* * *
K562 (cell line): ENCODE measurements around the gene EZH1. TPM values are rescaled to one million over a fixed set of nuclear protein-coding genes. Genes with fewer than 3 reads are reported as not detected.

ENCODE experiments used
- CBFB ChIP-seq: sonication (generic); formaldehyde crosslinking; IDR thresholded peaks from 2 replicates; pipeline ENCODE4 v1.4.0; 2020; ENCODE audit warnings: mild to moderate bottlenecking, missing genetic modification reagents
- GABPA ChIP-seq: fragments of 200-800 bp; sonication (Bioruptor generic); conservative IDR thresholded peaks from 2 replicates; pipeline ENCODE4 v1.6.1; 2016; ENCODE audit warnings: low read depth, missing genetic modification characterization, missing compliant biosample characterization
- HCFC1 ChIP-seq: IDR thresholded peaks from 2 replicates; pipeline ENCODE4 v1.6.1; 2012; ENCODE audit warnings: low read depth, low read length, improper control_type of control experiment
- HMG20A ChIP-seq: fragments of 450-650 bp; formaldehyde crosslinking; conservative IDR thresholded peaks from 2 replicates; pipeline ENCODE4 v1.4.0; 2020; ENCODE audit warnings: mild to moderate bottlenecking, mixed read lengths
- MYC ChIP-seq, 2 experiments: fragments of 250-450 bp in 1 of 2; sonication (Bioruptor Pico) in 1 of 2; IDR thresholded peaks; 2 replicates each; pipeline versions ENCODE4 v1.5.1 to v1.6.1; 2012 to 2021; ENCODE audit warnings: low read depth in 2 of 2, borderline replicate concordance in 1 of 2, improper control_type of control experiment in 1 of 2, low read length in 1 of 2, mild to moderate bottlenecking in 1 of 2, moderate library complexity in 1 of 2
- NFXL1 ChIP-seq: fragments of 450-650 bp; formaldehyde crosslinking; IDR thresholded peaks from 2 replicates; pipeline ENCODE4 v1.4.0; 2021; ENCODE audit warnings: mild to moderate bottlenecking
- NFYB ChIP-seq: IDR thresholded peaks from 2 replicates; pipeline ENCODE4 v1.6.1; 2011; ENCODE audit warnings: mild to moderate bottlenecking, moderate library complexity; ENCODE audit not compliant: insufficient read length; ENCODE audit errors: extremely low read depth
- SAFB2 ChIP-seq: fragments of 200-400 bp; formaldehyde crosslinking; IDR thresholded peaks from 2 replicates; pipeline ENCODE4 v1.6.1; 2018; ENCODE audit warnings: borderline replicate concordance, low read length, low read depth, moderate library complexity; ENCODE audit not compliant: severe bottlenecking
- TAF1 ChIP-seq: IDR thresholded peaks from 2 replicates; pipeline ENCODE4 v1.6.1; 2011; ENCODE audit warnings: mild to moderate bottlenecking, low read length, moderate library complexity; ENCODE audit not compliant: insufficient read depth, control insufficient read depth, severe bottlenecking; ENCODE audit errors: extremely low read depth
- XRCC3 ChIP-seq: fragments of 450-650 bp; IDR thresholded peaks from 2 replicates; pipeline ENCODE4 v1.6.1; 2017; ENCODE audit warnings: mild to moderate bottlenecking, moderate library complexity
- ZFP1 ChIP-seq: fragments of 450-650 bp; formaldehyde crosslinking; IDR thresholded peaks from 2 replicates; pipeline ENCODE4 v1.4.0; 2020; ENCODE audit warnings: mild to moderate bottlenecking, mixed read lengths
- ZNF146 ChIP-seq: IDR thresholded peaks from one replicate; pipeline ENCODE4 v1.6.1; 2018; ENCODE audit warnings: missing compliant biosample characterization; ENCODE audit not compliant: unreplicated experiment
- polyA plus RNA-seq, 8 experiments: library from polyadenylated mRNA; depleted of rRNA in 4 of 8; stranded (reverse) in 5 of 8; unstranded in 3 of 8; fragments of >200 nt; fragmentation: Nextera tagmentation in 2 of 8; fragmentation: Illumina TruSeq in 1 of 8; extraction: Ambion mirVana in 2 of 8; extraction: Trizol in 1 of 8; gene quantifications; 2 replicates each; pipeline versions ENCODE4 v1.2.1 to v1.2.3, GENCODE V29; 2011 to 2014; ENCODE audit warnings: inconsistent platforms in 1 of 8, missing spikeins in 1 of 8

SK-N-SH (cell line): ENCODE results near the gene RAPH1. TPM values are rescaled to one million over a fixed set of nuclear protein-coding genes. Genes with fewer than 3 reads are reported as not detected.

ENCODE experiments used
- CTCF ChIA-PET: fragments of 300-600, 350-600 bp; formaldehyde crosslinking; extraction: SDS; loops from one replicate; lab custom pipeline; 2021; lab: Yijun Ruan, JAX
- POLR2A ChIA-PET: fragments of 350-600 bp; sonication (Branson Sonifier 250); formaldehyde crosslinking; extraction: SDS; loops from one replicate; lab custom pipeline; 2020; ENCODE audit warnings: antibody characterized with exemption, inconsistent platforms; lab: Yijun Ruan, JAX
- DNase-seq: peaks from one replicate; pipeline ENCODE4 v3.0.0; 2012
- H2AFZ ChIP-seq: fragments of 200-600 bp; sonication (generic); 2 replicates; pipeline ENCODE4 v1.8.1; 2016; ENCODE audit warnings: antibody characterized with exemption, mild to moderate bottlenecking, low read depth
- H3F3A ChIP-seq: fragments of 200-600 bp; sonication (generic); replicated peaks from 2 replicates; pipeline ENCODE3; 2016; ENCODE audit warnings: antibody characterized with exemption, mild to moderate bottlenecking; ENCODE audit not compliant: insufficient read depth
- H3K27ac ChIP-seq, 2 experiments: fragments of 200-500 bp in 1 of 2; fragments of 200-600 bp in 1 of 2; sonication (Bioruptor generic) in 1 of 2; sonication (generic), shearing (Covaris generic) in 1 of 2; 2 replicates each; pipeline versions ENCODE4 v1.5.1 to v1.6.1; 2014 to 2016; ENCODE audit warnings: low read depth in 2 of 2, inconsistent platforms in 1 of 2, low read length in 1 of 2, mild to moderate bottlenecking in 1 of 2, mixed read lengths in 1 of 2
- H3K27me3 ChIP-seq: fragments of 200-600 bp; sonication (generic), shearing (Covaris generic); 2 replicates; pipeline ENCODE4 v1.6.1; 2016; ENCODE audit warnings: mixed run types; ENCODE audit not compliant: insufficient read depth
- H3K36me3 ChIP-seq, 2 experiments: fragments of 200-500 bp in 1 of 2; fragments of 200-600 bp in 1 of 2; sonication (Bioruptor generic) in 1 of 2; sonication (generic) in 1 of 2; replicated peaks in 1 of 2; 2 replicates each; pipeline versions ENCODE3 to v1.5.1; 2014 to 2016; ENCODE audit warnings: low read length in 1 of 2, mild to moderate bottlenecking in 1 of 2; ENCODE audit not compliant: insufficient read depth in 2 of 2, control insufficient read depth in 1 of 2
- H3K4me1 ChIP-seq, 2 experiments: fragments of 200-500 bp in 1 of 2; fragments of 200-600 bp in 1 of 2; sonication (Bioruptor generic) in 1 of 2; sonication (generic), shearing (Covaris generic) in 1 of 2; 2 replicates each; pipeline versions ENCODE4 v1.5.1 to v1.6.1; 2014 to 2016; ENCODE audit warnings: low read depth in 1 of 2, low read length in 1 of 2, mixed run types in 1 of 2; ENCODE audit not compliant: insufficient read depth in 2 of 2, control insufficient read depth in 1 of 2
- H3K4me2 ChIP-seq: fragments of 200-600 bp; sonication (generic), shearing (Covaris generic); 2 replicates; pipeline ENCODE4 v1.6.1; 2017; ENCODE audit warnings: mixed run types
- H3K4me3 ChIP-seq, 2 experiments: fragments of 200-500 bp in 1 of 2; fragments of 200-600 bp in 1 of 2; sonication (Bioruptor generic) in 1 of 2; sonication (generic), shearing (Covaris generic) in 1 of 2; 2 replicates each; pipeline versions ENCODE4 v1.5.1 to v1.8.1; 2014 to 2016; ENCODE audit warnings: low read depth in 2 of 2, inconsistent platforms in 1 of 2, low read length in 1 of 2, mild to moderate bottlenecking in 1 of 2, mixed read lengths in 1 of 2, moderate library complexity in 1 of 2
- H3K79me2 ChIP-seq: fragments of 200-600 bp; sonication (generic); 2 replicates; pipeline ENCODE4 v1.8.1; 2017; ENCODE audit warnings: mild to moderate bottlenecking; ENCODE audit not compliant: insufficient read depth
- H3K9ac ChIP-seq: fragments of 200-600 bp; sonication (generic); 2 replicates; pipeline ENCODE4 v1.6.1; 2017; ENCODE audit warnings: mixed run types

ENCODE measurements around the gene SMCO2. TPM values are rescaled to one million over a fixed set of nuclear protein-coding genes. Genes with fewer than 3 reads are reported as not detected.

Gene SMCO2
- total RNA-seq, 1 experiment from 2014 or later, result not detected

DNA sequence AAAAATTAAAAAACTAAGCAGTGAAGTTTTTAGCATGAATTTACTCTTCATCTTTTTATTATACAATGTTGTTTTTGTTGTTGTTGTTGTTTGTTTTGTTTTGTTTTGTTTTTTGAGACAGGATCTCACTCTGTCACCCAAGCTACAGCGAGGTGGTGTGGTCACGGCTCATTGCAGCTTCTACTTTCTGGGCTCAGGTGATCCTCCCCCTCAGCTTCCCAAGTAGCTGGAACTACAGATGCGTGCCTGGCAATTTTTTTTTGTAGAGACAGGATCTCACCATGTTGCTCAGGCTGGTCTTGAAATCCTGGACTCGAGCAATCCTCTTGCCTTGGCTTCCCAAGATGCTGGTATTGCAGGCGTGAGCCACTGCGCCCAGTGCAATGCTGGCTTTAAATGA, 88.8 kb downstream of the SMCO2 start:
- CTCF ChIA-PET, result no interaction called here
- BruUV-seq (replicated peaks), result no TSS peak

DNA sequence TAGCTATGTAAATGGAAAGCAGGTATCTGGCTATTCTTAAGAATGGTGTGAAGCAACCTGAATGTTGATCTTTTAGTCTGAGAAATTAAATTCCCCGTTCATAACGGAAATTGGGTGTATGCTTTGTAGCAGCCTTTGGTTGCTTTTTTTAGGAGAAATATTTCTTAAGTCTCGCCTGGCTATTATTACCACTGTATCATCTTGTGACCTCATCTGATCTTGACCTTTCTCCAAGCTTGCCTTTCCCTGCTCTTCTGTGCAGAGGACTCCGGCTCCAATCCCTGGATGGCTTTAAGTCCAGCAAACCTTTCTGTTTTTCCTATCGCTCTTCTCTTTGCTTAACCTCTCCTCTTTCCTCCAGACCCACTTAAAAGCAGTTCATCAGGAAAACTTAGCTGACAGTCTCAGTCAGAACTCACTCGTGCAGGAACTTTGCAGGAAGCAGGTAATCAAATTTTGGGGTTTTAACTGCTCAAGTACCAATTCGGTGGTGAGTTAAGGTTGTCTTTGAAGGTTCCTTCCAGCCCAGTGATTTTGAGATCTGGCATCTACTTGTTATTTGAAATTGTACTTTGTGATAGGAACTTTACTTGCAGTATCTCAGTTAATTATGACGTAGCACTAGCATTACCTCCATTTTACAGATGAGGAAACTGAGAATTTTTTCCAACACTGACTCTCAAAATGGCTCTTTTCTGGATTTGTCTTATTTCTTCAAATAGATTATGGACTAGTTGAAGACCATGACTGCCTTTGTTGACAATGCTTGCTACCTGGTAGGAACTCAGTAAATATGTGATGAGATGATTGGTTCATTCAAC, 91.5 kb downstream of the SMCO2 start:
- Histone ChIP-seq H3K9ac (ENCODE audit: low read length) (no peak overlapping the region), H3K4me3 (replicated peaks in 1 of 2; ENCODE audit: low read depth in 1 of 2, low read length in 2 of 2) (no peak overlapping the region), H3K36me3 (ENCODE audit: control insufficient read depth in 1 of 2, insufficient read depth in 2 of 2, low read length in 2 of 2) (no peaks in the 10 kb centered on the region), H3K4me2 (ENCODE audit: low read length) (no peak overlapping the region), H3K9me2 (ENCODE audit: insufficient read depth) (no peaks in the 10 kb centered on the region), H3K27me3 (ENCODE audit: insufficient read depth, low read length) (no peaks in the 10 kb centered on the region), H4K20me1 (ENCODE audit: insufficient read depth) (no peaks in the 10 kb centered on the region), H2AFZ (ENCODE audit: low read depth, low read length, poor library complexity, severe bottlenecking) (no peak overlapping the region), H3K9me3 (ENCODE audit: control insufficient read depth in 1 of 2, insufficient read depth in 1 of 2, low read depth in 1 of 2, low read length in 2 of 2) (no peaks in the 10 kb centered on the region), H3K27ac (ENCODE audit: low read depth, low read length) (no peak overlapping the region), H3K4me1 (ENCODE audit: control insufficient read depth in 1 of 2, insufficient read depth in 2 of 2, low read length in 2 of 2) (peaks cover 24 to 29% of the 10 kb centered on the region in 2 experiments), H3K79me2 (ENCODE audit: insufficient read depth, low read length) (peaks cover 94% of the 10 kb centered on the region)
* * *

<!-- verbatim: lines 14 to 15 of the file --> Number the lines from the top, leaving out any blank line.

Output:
- ZNF146 ChIP-seq: IDR thresholded peaks from one replicate; pipeline ENCODE4 v1.6.1; 2018; ENCODE audit warnings: missing compliant biosample characterization; ENCODE audit not compliant: unreplicated experiment
- polyA plus RNA-seq, 8 experiments: library from polyadenylated mRNA; depleted of rRNA in 4 of 8; stranded (reverse) in 5 of 8; unstranded in 3 of 8; fragments of >200 nt; fragmentation: Nextera tagmentation in 2 of 8; fragmentation: Illumina TruSeq in 1 of 8; extraction: Ambion mirVana in 2 of 8; extraction: Trizol in 1 of 8; gene quantifications; 2 replicates each; pipeline versions ENCODE4 v1.2.1 to v1.2.3, GENCODE V29; 2011 to 2014; ENCODE audit warnings: inconsistent platforms in 1 of 8, missing spikeins in 1 of 8